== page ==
Our next keyword for discussion is transparency. Will the fashion industry really share its data?
Simon confirmed: “Brands need clarity, and consumers demand visibility; for this to be achieved, both need transparency. Brands and manufacturers need to share their data to assure their customers that they are responsible and that they are meeting their challenges and obligations. I believe the answer is a loud yes—the industry is moving towards transparency, the data is out there, and there can be no hiding the facts. This isn’t the time to be guarded. It just won’t wash with the client or the consumer.”
After many decades in the industry, Simon has a clear vision of the work required to rewire the industry. His vision, insights, and experience offer a deep vault of knowledge. Simon encourages and implements knowledge transfer instinctively, and he firmly believes that knowledge is power, and as such, an asset that should be shared freely. He confirmed:
“There’s a real link between knowledge, information, shared data, better sourcing behavior, and profitability,” he said.
Scott Walton, Head of Global Business Development at Kornit Digital, summed up our discussion: “The fashion industry is a complex system. Many of the industry’s pain points are based on the values and disciplines of a marketplace that no longer exists. I believe that we have a new generation, a strong cohort that won’t accept the mistakes of the past. Fashion needs a complete reset. The primary business model is based on false economy. All stakeholders need to invest time, energy, training, and technical resources to break the cycle once and for all. I guess we come full circle here: we need to collaborate, invest in our stakeholders, and invest in people and the planet. Only then will we be able to fashion a new future for the industry.”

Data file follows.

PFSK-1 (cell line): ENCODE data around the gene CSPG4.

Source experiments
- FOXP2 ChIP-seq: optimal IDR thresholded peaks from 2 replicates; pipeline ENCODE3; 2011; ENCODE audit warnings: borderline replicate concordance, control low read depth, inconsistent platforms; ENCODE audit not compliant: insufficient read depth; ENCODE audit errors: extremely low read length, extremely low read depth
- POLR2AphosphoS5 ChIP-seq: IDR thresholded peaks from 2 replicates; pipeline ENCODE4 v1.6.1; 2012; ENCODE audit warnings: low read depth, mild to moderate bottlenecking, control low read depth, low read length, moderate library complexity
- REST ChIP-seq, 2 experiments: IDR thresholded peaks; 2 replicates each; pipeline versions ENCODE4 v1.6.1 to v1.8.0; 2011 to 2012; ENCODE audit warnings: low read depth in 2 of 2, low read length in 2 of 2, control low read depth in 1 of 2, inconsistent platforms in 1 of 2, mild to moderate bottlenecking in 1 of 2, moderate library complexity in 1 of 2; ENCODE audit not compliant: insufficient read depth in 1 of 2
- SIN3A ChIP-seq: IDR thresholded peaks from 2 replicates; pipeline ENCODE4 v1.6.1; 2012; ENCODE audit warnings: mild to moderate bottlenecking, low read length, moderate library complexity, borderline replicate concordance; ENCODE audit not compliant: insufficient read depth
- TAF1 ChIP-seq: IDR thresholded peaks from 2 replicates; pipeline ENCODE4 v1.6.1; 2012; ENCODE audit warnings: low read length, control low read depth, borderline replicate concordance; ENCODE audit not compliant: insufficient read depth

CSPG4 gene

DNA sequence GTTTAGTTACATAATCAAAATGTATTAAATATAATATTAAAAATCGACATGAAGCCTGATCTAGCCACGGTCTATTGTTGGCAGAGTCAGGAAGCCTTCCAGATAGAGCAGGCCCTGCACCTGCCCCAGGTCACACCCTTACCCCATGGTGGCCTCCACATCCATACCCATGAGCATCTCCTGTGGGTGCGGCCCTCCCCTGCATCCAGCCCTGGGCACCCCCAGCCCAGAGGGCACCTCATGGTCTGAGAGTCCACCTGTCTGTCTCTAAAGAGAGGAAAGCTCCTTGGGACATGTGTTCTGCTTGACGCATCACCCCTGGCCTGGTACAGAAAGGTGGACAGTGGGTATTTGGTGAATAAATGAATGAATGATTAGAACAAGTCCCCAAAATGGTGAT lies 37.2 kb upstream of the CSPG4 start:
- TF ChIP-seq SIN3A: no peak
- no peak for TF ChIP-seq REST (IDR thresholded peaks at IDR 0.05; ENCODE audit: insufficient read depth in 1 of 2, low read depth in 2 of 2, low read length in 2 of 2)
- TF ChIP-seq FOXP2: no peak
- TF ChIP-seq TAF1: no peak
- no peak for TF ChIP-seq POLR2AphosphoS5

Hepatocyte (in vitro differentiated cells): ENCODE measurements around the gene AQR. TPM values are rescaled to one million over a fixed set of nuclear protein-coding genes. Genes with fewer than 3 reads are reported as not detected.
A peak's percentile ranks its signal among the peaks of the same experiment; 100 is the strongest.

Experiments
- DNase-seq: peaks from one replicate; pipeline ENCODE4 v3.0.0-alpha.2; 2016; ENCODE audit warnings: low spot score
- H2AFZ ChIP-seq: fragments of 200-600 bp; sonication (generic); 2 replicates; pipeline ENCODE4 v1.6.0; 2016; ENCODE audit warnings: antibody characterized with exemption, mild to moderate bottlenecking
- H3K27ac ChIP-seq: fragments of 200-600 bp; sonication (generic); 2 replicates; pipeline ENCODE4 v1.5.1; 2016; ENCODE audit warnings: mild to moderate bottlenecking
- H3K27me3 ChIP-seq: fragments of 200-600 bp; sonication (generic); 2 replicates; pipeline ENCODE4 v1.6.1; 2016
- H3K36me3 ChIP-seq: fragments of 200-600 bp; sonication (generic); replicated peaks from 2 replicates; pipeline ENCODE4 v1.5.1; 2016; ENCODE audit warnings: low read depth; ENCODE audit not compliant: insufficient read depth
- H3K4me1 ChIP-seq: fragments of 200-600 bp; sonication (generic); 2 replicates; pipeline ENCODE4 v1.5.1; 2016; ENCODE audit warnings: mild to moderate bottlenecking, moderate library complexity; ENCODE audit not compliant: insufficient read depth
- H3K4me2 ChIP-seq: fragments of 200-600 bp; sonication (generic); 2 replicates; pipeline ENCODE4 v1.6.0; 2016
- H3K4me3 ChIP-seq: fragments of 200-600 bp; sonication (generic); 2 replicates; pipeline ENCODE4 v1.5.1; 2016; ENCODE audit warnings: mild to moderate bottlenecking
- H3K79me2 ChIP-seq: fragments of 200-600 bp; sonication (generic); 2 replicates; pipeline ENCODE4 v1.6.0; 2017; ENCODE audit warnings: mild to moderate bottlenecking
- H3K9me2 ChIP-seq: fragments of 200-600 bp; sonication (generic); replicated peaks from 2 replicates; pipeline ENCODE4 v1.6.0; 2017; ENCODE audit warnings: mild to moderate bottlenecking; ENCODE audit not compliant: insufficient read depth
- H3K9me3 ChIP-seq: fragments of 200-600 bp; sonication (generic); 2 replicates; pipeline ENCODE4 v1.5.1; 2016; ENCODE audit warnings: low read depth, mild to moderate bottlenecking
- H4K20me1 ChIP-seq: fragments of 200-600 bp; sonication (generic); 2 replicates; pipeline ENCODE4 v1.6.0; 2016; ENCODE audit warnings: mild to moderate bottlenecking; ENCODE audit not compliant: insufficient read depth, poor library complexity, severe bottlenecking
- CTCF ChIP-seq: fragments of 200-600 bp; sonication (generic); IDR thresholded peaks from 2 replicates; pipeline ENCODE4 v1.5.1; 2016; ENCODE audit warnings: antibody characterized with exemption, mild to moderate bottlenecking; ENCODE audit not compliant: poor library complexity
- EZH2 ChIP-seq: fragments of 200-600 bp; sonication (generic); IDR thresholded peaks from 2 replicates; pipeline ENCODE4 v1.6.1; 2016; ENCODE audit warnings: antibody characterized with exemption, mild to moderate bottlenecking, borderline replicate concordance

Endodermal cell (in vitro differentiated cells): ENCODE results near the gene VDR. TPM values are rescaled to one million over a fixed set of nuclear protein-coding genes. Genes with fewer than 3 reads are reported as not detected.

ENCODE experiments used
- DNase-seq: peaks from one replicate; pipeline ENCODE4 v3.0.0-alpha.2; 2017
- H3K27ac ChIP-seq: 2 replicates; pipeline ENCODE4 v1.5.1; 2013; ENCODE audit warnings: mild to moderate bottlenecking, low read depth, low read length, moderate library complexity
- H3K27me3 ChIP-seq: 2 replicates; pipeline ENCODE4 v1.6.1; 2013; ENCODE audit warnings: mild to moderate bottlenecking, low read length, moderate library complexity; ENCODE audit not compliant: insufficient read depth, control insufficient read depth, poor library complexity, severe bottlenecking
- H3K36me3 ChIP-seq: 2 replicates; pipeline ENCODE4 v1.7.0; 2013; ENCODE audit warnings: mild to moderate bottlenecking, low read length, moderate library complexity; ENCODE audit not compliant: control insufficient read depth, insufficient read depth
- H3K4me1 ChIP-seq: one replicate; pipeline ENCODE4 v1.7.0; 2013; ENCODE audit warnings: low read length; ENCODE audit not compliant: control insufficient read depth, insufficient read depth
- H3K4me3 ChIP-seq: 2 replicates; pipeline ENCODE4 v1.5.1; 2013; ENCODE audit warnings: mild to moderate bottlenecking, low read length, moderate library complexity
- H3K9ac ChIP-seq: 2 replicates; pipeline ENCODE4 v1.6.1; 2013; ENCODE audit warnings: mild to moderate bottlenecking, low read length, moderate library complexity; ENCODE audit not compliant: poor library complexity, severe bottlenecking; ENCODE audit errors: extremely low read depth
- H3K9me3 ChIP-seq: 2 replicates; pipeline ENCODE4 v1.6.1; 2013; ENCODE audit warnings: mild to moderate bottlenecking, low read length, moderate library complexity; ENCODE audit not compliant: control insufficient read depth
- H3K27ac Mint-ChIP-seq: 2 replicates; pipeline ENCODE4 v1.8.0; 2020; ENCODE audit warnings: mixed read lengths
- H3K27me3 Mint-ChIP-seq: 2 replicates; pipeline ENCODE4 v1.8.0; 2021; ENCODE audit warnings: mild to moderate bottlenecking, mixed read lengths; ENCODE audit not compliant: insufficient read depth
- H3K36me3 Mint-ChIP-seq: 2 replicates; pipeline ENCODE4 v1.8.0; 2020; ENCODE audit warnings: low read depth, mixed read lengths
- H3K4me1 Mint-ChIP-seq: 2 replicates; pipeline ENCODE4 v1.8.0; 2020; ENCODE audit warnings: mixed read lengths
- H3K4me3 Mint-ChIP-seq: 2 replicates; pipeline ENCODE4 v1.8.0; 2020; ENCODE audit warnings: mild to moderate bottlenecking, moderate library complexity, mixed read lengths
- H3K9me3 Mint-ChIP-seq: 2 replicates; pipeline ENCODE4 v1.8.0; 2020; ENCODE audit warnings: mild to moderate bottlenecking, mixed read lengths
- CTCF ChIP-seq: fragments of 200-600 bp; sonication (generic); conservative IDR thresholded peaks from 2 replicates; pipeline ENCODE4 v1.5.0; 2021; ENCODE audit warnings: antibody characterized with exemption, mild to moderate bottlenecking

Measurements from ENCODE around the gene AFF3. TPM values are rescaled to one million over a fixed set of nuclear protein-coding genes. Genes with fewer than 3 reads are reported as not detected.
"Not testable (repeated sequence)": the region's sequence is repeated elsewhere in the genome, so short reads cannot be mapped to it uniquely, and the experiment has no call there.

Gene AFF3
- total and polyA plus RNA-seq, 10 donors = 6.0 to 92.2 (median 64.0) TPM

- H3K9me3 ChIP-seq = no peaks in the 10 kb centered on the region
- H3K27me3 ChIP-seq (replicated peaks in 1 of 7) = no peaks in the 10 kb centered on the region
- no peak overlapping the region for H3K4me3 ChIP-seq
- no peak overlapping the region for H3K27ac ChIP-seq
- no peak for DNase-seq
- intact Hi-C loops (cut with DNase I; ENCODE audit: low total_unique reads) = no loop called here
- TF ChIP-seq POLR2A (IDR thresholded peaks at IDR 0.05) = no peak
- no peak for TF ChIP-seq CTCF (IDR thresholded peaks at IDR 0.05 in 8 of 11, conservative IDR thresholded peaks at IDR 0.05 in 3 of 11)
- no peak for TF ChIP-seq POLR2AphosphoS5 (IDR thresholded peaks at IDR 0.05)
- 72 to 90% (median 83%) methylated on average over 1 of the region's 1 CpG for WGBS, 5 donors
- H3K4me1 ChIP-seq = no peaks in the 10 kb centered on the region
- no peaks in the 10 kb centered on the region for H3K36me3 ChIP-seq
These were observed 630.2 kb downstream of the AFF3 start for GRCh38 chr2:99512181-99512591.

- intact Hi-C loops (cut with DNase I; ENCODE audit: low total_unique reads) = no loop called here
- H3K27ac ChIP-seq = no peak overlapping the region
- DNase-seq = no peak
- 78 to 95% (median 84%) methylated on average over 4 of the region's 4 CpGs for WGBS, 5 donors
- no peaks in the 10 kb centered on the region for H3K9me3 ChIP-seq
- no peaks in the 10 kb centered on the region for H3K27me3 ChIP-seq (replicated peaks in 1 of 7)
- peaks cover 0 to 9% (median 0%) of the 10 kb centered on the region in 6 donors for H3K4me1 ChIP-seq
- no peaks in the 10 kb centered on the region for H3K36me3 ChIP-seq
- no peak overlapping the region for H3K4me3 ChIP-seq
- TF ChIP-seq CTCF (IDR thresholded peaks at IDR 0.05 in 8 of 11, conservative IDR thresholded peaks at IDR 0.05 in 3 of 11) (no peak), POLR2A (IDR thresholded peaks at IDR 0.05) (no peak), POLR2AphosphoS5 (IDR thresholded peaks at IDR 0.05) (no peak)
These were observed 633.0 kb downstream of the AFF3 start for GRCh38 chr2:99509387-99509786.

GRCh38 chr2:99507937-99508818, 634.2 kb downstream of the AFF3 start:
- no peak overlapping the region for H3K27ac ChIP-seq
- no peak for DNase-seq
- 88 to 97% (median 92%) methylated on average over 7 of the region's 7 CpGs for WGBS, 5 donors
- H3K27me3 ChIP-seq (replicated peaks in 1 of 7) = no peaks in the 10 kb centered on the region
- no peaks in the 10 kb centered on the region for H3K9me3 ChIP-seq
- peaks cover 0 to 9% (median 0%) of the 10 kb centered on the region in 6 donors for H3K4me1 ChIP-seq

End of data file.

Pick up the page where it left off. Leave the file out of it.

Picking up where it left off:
If we can share our knowledge and unlock the data hidden deep within the supply chain, then we can surely accelerate change.
To learn more from Simon Platts, join him at the Kornit UK LIVE event alongside Scott Walton on June 21 for an informative, truthful, and inspirational conversation.
Simon Platts (Ex-Director ASOS and Expert on-demand & on-shore model) and Scott Walton (Kornit Digital).
TOPIC: Going Deeper into Supply Chain Disruptions
UK Live event at T-Shirt & Sons on 21st June (on-site attendance and livestream taking place).
Since the start of the COVID-19, the supply chain has experienced significant disruptions, including factory closures, labor shortages, fluctuations in freight costs, congestion at ports, and even a war in Eastern Europe. Attendees will be:
- Engaging in an insightful discussion with industry experts to address some of these challenges.
- Understanding how to address the challenges of overall production wastage, landfill, and production returns.
- Discussing with the experts in the industry today’s supply chain challenges.